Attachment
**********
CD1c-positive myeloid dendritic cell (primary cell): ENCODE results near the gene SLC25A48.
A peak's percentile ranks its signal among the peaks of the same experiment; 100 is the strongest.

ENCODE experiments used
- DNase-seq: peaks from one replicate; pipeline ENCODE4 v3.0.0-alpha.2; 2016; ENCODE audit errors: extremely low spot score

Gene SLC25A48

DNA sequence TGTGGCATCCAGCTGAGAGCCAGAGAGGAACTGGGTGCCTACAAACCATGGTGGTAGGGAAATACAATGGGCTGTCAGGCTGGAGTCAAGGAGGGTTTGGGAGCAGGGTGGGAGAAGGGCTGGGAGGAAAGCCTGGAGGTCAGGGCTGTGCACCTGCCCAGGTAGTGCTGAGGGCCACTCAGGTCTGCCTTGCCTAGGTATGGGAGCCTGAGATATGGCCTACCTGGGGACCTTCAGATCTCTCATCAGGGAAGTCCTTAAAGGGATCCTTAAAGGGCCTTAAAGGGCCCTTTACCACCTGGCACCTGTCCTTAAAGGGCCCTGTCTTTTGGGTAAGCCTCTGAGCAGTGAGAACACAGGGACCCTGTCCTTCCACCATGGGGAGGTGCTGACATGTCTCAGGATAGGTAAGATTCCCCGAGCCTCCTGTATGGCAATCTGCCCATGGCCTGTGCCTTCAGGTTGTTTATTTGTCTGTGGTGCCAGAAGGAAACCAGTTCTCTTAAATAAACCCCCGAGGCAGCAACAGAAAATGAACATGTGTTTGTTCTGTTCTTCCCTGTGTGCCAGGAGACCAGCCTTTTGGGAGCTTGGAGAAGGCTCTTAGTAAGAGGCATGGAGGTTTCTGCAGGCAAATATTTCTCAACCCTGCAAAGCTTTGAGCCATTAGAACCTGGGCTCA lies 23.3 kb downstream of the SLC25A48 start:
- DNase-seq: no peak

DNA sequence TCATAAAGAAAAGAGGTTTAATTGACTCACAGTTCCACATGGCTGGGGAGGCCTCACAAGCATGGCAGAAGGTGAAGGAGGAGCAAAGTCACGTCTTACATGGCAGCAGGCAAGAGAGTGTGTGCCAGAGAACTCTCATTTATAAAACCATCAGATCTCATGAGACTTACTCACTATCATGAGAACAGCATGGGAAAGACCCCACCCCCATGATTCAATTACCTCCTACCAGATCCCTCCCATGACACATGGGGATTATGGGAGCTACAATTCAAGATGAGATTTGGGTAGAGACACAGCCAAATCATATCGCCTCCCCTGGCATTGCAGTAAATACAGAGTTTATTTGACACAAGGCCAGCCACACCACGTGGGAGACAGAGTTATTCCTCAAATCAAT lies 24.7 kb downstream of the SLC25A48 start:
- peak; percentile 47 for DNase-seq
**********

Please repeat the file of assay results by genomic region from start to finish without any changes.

CD1c-positive myeloid dendritic cell (primary cell): ENCODE results near the gene SLC25A48.
A peak's percentile ranks its signal among the peaks of the same experiment; 100 is the strongest.

ENCODE experiments used
- DNase-seq: peaks from one replicate; pipeline ENCODE4 v3.0.0-alpha.2; 2016; ENCODE audit errors: extremely low spot score

Gene SLC25A48

DNA sequence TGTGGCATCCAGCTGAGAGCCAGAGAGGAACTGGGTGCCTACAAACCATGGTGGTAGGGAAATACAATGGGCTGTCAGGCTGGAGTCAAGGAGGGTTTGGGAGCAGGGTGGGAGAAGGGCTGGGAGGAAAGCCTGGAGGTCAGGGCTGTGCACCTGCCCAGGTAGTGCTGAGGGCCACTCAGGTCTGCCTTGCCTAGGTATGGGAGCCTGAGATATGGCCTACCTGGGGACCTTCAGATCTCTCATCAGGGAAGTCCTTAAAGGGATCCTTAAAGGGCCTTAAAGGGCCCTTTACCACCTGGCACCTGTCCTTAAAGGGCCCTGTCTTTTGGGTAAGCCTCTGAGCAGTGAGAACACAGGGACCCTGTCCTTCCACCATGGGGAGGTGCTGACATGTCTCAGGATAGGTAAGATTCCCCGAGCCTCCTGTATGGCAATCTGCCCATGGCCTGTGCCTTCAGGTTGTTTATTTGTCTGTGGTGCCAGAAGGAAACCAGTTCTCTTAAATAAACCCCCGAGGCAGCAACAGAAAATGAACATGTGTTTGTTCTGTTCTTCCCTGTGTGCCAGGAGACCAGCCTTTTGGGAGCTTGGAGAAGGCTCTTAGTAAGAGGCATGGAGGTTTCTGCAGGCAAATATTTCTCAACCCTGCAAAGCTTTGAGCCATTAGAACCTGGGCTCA lies 23.3 kb downstream of the SLC25A48 start:
- DNase-seq: no peak

DNA sequence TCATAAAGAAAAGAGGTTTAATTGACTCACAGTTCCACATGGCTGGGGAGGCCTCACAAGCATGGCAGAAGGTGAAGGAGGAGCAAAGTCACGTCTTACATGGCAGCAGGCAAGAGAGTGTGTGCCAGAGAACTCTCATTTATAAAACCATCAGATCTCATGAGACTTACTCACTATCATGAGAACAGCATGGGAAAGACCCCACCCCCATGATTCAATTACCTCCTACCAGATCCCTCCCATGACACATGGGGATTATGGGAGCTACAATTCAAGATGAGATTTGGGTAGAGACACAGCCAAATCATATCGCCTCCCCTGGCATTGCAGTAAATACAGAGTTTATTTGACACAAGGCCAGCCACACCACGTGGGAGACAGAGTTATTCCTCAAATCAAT lies 24.7 kb downstream of the SLC25A48 start:
- peak; percentile 47 for DNase-seq